On Wednesday, by a vote of 13-0, the city council unanimously passed legislation to hire a Climate Emergency Mobilization Director and plan the next moves for a citywide climate emergency implementation blueprint that environmental justice groups helped craft through a series of community meetings.
The department will address the local impacts of climate change, including wildfires and floods. It will also take up concerns surrounding pollution and the effects of toxic waste. In addition, people displaced by climate change will be able to seek employment assistance from the government.
“The adoption of a Climate Emergency Mobilization programme represents a major step forward for the city of Los Angeles…in taking urgent action to fight back against this accelerating global crisis,” said Margaret Klein Salamon, founder and executive director of The Climate Mobilization – the group that put the idea of climate mobilisation into the public consciousness a half-decade ago.
“The Climate Mobilization applauds this important step and encourages the City Council to quickly adopt the full proposal submitted on March 15 by Councilmember Koretz and the Leap LA Coalition,” said Salamon.
“Addressing our climate emergency in urgent fashion not only preserves our planet for the next generation, it presents a tremendous opportunity to do so in ways which are equitable, inclusive and just for all communities,” she added.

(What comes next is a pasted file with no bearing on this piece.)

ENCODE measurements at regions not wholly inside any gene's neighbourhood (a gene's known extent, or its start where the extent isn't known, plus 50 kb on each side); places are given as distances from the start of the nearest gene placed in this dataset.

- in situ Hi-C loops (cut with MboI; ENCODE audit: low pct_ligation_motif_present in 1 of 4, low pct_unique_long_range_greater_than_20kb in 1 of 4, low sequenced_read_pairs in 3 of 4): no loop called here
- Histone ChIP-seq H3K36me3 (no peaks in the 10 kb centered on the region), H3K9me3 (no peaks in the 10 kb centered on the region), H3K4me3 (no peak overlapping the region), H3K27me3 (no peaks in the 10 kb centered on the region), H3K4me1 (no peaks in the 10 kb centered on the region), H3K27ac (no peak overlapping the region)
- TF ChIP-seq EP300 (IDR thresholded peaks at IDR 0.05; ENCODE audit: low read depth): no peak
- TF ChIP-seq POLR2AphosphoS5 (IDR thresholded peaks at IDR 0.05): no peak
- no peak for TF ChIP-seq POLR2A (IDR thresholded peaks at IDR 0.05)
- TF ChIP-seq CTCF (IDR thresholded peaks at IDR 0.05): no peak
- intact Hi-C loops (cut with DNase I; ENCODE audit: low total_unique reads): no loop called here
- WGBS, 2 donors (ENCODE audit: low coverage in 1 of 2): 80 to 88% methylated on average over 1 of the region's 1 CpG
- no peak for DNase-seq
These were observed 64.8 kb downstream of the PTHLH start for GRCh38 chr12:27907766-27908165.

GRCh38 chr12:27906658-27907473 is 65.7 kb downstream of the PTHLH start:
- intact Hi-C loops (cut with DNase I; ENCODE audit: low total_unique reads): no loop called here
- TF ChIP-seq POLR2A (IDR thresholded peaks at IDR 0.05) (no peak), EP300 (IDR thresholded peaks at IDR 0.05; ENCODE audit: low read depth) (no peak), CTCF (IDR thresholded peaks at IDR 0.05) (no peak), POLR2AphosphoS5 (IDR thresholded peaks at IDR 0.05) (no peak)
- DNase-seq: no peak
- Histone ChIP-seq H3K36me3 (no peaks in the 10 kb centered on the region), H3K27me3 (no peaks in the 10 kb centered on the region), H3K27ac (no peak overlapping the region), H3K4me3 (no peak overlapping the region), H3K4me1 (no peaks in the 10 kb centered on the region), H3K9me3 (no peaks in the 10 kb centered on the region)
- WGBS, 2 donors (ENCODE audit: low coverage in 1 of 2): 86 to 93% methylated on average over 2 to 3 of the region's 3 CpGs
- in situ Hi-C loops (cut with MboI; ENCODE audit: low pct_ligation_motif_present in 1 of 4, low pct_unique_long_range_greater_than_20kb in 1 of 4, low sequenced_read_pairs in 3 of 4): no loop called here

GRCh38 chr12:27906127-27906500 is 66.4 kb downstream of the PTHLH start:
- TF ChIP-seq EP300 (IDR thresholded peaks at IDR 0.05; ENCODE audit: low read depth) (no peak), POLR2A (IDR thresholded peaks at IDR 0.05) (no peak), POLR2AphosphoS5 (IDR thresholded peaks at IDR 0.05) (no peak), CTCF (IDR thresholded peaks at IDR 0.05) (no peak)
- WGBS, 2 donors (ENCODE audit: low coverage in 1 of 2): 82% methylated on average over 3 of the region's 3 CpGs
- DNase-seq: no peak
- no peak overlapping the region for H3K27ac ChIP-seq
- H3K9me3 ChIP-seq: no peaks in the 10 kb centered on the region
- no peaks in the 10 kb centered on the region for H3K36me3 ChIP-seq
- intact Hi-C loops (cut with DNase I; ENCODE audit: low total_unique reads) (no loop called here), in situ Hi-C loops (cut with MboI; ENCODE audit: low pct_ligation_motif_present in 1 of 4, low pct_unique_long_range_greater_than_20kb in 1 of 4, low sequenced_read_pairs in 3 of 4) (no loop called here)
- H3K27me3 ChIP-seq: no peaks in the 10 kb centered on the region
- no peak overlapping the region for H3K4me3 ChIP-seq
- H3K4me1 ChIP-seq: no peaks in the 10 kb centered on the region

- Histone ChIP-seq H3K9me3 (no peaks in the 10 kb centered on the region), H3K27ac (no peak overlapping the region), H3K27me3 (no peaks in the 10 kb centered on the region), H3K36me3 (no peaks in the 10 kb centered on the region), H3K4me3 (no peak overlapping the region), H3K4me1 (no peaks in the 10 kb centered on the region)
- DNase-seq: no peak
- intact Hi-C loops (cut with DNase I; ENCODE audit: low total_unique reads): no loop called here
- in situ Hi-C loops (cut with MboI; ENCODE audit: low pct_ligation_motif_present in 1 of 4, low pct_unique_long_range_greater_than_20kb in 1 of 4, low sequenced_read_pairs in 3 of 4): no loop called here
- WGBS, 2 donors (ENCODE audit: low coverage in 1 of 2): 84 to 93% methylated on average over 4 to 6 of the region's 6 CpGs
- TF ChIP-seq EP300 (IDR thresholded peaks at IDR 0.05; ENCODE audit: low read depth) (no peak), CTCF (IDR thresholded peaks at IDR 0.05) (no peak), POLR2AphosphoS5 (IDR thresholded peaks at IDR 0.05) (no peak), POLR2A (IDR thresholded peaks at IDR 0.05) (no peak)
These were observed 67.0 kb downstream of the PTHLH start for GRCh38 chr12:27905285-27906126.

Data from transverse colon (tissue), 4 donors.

The mayor of Los Angeles, Eric Garcetti, in April released a Green New Deal for the city, putting the metropolis on course to become carbon neutral by 2050.
Last year, the Los Angeles City Council passed an initial motion acknowledging the urgency for dealing with climate change and exploring the establishment of a Climate Emergency Mobilization Department, becoming the fourth jurisdiction in the world to acknowledge or declare a climate emergency.
Darebin, Australia had already done so, as had Hoboken, New Jersey, and Montgomery County, Maryland.
Los Angeles’s original climate emergency motion helped catalyse more than 700 declarations of climate emergency in 16 countries that have followed suit in areas representing well over 135 million people.
Last week, New York City became the world’s biggest metropolis to join the expanding ranks of localities declaring an emergency.
Los Angeles councilmembers Paul Koretz and Bob Blumenfield had first introduced the motion to mobilise their city at the beginning of 2018, following massive winter wildfires.
The Climate Emergency Commission is to have five representatives from affected communities; three appointees from local Native American tribes; three policy experts; two youth appointees; one labour appointee; one city council president appointee; and one liaison from the council’s Energy, Climate Change and Environmental Justice Committee.